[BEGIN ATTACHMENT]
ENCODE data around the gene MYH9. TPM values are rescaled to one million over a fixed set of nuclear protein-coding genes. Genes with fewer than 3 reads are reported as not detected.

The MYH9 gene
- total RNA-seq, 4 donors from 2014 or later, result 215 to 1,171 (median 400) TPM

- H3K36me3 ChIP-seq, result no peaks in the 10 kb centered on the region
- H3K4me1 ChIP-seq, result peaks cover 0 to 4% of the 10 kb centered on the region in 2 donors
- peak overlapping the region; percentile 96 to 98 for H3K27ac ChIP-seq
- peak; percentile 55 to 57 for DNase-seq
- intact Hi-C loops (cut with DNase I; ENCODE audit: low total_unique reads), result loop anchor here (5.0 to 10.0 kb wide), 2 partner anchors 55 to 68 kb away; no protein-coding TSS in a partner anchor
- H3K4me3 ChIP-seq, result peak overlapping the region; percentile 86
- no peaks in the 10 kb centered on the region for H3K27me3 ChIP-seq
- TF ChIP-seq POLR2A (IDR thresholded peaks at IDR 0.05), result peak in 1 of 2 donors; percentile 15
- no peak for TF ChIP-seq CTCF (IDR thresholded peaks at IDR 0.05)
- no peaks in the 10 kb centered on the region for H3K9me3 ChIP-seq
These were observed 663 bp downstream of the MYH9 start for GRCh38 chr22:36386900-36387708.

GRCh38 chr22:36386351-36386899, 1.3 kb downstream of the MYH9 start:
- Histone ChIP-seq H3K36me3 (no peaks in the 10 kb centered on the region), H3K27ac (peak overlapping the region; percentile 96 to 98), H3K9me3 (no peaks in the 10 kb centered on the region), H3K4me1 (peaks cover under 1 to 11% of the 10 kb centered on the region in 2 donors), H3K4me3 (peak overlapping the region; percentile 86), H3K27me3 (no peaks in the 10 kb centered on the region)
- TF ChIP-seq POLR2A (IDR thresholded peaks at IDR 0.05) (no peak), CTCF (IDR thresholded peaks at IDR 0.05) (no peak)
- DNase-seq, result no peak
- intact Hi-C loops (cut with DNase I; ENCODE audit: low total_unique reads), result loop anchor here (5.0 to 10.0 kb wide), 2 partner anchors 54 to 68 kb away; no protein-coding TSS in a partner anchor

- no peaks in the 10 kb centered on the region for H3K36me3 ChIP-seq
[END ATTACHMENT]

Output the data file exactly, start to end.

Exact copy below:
ENCODE data around the gene MYH9. TPM values are rescaled to one million over a fixed set of nuclear protein-coding genes. Genes with fewer than 3 reads are reported as not detected.

The MYH9 gene
- total RNA-seq, 4 donors from 2014 or later, result 215 to 1,171 (median 400) TPM

- H3K36me3 ChIP-seq, result no peaks in the 10 kb centered on the region
- H3K4me1 ChIP-seq, result peaks cover 0 to 4% of the 10 kb centered on the region in 2 donors
- peak overlapping the region; percentile 96 to 98 for H3K27ac ChIP-seq
- peak; percentile 55 to 57 for DNase-seq
- intact Hi-C loops (cut with DNase I; ENCODE audit: low total_unique reads), result loop anchor here (5.0 to 10.0 kb wide), 2 partner anchors 55 to 68 kb away; no protein-coding TSS in a partner anchor
- H3K4me3 ChIP-seq, result peak overlapping the region; percentile 86
- no peaks in the 10 kb centered on the region for H3K27me3 ChIP-seq
- TF ChIP-seq POLR2A (IDR thresholded peaks at IDR 0.05), result peak in 1 of 2 donors; percentile 15
- no peak for TF ChIP-seq CTCF (IDR thresholded peaks at IDR 0.05)
- no peaks in the 10 kb centered on the region for H3K9me3 ChIP-seq
These were observed 663 bp downstream of the MYH9 start for GRCh38 chr22:36386900-36387708.

GRCh38 chr22:36386351-36386899, 1.3 kb downstream of the MYH9 start:
- Histone ChIP-seq H3K36me3 (no peaks in the 10 kb centered on the region), H3K27ac (peak overlapping the region; percentile 96 to 98), H3K9me3 (no peaks in the 10 kb centered on the region), H3K4me1 (peaks cover under 1 to 11% of the 10 kb centered on the region in 2 donors), H3K4me3 (peak overlapping the region; percentile 86), H3K27me3 (no peaks in the 10 kb centered on the region)
- TF ChIP-seq POLR2A (IDR thresholded peaks at IDR 0.05) (no peak), CTCF (IDR thresholded peaks at IDR 0.05) (no peak)
- DNase-seq, result no peak
- intact Hi-C loops (cut with DNase I; ENCODE audit: low total_unique reads), result loop anchor here (5.0 to 10.0 kb wide), 2 partner anchors 54 to 68 kb away; no protein-coding TSS in a partner anchor

- no peaks in the 10 kb centered on the region for H3K36me3 ChIP-seq